The double jeopardy clause would prevent you from being retried by the government that tried you for murder (probably a U.S. state). But, you could be tried for fraud and obstruction of justice at the state level, and you could be tried for murder if an appropriate federal offense were located, at the federal level. Often conspiracy to deprive someone of ...


9

The Fifth Amendment, in pertinent part, reads: "nor shall any person be subject for the same offence to be twice put in jeopardy of life or limb;" which suggests that Crime B is still fair game under double jeopardy. However, if B is a lesser included offense under Blockburger, i.e. A is Aggravated Robbery and B is Robbery, then a prosecution could be ...


9

(assuming United States law here, though I'd be surprised if it were significantly different in other jurisdictions with such restrictions) Your friend is incorrect: that would be a new offense, for which Person A could be prosecuted anew. If your friend's logic were correct, once a person is convicted of robbing a store, they'd be free to rob that store ...


8

Is this realistic? Yes. The dramatic performance plays out in the same way that it would in the U.S. Court system. The actual killing of the wife would be 'legal', so can he be charged for murder for something that has been done legally, only because they can prove is intent to kill her before that? Especially since he has already been acquitted of ...


8

Yes A person can be charged with and possibly convicted of both Federal and State crimes for the same set of events, if they involve violations of both Federal and State laws. Double jeopardy does not bar such a prosecution because they are considers two different crimes, and the double jeopardy clause reads: [N]or shall any person be subject for the ...


8

As far as the US is concerned, the provision of the US constitution ends the discussion, unless there is some latent and unresolved unclarity what the 5th Amendment says. Bear in mind that the amendment refers to "jeopardy" and not just "punishment" or "conviction" – even the possibility of conviction. To overcome the US ...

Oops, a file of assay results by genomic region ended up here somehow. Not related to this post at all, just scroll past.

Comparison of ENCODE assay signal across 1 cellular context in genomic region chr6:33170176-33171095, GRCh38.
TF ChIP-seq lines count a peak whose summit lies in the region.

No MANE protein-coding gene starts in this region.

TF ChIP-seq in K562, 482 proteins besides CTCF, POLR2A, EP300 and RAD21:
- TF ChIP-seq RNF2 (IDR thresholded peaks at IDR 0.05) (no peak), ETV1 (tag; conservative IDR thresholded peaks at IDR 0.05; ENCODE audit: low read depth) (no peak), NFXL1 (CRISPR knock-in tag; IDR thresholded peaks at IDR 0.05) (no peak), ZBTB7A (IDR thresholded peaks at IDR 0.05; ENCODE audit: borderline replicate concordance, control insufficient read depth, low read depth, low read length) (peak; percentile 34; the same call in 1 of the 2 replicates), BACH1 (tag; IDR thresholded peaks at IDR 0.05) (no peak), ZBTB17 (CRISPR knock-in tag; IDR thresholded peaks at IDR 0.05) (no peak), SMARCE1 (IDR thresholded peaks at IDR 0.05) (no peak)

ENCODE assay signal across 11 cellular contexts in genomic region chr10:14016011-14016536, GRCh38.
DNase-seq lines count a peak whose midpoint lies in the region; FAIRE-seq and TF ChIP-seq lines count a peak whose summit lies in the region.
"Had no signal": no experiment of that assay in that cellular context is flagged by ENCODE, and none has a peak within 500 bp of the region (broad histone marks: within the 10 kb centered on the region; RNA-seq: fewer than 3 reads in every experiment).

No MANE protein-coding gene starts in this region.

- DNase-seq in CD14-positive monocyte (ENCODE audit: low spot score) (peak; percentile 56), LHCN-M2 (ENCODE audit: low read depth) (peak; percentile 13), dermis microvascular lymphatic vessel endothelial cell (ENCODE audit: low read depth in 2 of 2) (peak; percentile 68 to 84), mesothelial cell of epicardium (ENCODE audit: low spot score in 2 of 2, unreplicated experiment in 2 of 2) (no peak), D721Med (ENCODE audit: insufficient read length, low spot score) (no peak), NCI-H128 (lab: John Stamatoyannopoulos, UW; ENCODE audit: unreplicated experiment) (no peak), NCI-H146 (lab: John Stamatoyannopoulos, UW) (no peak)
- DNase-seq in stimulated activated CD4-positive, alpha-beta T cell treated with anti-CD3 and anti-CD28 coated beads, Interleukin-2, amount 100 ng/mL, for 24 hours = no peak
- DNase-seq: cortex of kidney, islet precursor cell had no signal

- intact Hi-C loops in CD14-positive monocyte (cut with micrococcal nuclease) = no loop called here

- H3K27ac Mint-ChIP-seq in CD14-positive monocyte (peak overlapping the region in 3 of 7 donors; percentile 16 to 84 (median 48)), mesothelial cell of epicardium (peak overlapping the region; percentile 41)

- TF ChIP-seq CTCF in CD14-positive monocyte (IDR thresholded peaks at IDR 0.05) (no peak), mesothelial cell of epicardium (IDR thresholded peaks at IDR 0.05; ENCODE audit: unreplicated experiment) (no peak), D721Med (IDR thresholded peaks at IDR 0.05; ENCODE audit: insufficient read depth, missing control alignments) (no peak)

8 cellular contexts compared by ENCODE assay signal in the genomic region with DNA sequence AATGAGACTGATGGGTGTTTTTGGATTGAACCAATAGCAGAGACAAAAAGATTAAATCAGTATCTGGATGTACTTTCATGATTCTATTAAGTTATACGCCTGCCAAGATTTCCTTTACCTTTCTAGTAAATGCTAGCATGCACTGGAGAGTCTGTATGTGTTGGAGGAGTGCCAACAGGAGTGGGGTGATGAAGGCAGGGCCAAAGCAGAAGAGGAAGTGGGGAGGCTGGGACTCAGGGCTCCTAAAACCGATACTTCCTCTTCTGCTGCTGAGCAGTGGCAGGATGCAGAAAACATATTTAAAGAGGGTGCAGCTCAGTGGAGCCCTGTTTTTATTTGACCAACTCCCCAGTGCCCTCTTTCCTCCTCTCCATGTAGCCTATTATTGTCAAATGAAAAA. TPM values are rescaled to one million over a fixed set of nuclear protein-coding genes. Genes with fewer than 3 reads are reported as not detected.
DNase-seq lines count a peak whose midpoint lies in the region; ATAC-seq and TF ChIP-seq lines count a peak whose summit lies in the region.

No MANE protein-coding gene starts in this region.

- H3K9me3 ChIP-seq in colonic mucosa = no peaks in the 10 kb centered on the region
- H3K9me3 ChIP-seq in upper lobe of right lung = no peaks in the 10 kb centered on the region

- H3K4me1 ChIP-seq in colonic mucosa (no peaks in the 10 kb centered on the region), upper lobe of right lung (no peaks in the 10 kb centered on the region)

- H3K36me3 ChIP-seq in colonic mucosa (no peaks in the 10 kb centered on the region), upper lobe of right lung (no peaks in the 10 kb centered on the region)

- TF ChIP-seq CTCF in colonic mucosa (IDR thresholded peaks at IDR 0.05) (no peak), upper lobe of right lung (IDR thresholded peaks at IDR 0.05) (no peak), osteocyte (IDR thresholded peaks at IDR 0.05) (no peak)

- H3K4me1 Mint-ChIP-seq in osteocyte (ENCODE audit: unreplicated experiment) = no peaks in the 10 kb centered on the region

7

Yes, this is plausible. To be doctrinally precise, "jeopardy" attaches when the jury is sworn in. Once jeopardy attaches, there can only be a second trial if: The defendant is convicted of a charge that is reversed on appeal or in a collateral attack on the conviction. There is a mistrial that is attributable to the defendant or the defendant's counsel's ...


7

There's a saying hard cases make bad law: Hard cases make bad law is an adage or legal maxim. The phrase means that an extreme case is a poor basis for a general law that would cover a wider range of less extreme cases. In other words, a general law is better drafted for the average circumstance as this will be more common. Maybe you can find a case where ...


6

Yes. Not only could the US prosecute you if another country already tried you, it can prosecute if one of the 50 states already tried you. US courts have treated the rule against double jeopardy as a rule against two prosecutions by the same sovereign. But a US state is a separate sovereign from the feds and from other states, and the US is a separate ...


6

new-zealand This has been codified, and case law has provided some nuances. A great overview of it is given by Jeremy Finn and Don Mathias in "Criminal Procedure in New Zealand" which is helping me to write this answer. Can the prosecutor charge me with some, run the case to its conclusion and then, win or lose, charge me with others. Rinse and ...


5

Double Jeopardy This is an ancient right that dates back to the jurisprudence of the Roman Republic when it was called non bis in idem (approximately - an issue once raised must not be raised again). In its common law manifestation it applies to both civil and criminal trials and is an example that one of the functions of a judicial system is to bring ...


5

Multiple victims = multiple crimes The victim(s) in the USA and Scotland are unlikely to be the same person(s) - a separate crime is committed for each event against each victim. Double jeopardy is not applicable just as if the person had robbed a bank in the USA and another bank in Scotland. Notwithstanding, double jeopardy only applies within the same ...


5

I think this sort of thing happens far more often in fiction than in real life. Off hand I recall a Perry Mason novel and a Donald Westlake novel which used versions of this plot. In the Parry mason the witness invoked the fifth Admendment, and only after having been granted immunity, was asked "Did you see the deceased that night" "Yes I saw him when I shot ...


5

Habitual offender laws are written such that they represent distinct crimes. In your given example, the trier of fact will be asked to judge two distinct crimes: Did the defendant rob the bank Did the defendant break the habitual offender act An example from California, Penal Code Section 193.7 defines habitual offenders for traffic offenses: A person ...